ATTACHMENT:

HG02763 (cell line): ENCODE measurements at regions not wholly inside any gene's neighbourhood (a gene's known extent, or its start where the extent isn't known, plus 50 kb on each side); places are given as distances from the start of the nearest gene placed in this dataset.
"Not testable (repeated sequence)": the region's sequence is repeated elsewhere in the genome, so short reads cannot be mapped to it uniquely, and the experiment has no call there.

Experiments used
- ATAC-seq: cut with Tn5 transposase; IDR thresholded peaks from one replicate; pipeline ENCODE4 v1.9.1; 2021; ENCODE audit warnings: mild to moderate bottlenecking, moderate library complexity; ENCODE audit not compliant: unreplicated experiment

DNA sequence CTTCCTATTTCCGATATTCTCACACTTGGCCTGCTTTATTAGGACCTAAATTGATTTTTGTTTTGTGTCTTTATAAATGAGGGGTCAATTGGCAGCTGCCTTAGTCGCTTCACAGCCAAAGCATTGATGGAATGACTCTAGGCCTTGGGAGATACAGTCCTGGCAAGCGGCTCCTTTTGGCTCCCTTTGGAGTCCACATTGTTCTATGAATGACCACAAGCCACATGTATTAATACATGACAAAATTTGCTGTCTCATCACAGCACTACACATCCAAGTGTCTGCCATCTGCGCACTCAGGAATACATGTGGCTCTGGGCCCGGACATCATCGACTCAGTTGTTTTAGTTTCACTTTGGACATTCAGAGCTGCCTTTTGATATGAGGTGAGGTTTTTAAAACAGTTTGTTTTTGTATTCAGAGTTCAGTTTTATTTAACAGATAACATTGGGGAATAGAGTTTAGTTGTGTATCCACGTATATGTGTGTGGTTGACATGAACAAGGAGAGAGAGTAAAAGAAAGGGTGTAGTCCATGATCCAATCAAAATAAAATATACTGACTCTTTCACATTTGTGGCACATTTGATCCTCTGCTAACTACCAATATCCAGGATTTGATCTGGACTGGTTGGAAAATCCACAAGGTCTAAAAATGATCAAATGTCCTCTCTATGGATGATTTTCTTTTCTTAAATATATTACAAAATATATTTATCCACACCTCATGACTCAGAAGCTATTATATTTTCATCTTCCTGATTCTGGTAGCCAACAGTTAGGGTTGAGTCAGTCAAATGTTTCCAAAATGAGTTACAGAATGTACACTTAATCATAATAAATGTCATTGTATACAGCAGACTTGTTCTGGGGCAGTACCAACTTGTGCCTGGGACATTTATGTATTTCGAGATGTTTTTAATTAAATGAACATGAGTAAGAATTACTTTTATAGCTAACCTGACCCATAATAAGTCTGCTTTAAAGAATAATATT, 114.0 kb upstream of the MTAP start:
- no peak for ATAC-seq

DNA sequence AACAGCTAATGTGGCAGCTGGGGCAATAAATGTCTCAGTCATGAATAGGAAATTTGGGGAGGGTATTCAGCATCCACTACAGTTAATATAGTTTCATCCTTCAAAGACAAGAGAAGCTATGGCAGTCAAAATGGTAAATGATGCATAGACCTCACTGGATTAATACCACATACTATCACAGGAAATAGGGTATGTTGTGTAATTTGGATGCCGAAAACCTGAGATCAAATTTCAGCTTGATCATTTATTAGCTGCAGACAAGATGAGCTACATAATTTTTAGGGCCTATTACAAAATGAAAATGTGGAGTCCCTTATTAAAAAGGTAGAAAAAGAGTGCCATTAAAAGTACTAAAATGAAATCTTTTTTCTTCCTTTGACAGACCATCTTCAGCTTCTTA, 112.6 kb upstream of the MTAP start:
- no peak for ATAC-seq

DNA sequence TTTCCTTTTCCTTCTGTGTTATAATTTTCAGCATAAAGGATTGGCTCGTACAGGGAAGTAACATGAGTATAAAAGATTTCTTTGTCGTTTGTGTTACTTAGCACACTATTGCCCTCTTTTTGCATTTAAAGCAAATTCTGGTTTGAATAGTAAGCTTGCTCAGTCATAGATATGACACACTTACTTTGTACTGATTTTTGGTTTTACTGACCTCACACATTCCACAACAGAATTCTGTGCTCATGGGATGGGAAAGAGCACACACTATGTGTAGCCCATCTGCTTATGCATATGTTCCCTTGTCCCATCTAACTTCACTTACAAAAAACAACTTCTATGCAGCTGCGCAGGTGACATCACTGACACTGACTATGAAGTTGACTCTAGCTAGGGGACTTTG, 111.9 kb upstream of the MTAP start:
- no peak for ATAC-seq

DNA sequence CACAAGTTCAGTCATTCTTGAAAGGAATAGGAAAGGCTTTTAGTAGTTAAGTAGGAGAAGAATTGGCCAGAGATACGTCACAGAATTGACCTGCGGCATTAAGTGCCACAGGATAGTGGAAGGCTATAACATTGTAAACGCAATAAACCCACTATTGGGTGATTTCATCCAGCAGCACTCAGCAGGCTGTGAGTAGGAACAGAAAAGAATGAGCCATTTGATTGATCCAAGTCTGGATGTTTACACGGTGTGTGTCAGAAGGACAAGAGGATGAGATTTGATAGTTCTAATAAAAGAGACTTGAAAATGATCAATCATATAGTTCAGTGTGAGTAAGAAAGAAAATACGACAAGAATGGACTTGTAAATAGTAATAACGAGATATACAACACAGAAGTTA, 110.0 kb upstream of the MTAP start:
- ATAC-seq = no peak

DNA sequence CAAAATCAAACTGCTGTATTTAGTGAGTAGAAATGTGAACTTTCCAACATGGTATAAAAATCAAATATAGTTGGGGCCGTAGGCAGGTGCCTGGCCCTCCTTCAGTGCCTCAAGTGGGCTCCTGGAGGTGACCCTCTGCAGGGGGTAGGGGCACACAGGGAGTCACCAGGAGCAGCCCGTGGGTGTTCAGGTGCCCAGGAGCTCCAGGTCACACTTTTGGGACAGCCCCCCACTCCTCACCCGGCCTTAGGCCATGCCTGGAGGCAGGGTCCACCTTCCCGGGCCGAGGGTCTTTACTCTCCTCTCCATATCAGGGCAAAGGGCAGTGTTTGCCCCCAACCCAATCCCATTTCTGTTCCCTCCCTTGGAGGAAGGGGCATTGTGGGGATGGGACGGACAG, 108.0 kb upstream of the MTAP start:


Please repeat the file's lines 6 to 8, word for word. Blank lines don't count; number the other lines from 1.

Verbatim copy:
- no peak for ATAC-seq

DNA sequence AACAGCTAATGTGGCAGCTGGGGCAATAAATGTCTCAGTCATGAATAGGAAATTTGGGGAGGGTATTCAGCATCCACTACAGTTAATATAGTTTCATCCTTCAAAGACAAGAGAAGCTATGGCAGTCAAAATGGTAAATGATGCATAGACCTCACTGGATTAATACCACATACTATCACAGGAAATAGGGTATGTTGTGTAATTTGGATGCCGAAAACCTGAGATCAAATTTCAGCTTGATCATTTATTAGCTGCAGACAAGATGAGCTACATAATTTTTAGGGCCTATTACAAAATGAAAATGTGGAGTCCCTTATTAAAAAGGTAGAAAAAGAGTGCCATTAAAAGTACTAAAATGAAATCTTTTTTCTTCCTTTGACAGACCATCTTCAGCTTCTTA, 112.6 kb upstream of the MTAP start:
- no peak for ATAC-seq